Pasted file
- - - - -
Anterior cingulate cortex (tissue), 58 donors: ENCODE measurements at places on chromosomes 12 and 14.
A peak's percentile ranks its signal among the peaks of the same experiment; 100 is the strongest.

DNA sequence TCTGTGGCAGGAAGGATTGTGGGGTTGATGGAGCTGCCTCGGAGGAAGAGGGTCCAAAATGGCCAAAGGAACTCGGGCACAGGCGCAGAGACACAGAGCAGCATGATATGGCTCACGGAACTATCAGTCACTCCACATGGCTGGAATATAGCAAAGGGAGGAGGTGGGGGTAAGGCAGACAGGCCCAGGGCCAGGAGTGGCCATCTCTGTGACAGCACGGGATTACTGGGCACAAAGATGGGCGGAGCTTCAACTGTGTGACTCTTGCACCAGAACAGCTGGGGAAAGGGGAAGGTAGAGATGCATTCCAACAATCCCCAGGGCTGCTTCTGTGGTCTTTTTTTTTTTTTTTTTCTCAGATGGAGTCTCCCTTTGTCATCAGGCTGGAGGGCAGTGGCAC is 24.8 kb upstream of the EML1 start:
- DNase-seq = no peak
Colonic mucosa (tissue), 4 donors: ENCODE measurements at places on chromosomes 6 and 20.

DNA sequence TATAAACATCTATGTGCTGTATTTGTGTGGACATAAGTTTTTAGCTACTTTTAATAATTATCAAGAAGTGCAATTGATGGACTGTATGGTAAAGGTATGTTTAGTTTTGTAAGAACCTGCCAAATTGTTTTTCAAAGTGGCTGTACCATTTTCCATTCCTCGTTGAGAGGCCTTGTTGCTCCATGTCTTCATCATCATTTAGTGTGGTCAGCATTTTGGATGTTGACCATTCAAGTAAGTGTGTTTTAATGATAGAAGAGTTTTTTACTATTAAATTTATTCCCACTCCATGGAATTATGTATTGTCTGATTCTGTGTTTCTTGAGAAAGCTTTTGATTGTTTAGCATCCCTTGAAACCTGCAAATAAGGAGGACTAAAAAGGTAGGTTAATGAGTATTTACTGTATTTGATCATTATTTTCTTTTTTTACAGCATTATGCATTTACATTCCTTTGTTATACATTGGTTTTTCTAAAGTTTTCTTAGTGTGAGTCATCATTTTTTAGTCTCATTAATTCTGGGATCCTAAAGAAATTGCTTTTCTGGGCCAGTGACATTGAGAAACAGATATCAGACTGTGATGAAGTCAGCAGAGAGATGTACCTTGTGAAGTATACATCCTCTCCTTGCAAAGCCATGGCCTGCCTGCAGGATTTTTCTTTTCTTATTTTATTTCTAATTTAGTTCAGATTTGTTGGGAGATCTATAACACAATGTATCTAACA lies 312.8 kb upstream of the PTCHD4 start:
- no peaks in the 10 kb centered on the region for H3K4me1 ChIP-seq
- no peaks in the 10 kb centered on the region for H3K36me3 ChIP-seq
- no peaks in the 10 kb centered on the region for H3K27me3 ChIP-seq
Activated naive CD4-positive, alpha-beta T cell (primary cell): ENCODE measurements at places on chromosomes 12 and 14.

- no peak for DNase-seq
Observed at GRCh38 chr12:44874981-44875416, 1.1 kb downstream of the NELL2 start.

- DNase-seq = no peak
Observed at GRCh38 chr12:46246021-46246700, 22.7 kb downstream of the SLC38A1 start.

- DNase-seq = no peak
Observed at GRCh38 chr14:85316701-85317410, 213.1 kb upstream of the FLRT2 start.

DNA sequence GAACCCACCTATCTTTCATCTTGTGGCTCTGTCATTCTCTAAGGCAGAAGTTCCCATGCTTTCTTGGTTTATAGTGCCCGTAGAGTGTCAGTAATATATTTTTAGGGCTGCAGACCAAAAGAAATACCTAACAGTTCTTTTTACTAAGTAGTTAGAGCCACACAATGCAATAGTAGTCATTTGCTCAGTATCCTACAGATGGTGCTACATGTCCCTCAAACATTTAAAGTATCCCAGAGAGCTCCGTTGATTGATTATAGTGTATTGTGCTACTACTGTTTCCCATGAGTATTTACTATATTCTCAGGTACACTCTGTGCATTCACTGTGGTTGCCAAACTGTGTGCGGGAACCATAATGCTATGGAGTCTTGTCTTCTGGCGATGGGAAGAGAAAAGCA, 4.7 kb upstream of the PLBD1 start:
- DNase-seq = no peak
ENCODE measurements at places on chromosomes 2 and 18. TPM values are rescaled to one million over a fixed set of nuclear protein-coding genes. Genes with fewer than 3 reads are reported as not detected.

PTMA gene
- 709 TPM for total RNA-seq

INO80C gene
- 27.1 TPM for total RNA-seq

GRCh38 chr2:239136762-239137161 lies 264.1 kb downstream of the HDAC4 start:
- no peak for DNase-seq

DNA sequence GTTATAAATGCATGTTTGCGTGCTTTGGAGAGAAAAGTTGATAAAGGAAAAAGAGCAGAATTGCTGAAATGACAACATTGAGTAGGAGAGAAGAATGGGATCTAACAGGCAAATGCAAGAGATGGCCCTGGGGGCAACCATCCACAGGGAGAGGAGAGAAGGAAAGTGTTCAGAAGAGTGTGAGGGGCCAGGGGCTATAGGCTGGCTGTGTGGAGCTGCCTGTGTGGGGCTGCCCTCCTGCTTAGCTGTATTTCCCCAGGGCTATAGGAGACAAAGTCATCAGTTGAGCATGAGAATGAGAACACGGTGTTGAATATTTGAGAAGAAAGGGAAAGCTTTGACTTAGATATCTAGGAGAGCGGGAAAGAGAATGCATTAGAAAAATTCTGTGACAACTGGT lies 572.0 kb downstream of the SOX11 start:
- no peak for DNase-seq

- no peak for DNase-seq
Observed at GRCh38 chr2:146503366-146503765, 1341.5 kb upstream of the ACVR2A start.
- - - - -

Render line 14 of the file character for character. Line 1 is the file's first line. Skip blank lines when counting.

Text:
Observed at GRCh38 chr12:46246021-46246700, 22.7 kb downstream of the SLC38A1 start.